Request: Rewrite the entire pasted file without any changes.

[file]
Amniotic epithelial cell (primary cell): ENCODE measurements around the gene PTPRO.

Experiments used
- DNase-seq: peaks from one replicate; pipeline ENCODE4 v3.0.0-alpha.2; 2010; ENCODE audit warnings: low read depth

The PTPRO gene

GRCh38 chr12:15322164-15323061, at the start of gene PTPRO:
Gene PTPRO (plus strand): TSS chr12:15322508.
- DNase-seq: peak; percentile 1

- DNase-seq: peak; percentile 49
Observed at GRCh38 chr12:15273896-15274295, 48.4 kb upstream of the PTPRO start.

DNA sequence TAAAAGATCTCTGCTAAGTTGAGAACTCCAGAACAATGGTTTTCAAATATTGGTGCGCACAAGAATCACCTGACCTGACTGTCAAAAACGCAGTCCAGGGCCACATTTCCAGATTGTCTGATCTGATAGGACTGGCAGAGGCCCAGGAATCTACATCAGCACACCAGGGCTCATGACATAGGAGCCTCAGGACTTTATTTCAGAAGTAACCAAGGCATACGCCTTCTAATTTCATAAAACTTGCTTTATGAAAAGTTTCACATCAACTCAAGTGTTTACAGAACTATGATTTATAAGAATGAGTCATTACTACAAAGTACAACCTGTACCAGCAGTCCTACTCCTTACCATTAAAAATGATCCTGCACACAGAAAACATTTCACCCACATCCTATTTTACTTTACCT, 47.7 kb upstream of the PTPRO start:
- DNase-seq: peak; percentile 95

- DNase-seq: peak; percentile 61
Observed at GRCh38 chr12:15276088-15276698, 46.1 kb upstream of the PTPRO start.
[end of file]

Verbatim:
Amniotic epithelial cell (primary cell): ENCODE measurements around the gene PTPRO.

Experiments used
- DNase-seq: peaks from one replicate; pipeline ENCODE4 v3.0.0-alpha.2; 2010; ENCODE audit warnings: low read depth

The PTPRO gene

GRCh38 chr12:15322164-15323061, at the start of gene PTPRO:
Gene PTPRO (plus strand): TSS chr12:15322508.
- DNase-seq: peak; percentile 1

- DNase-seq: peak; percentile 49
Observed at GRCh38 chr12:15273896-15274295, 48.4 kb upstream of the PTPRO start.

DNA sequence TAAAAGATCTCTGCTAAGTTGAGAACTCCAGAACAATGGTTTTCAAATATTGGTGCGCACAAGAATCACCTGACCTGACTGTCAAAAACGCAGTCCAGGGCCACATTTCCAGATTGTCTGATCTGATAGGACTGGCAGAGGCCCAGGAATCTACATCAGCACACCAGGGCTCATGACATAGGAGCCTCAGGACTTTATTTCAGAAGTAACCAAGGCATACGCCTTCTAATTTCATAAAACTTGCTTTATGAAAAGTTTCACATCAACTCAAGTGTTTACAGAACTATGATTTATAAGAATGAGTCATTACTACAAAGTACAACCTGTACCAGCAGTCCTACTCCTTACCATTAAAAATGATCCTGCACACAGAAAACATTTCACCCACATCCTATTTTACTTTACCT, 47.7 kb upstream of the PTPRO start:
- DNase-seq: peak; percentile 95

- DNase-seq: peak; percentile 61
Observed at GRCh38 chr12:15276088-15276698, 46.1 kb upstream of the PTPRO start.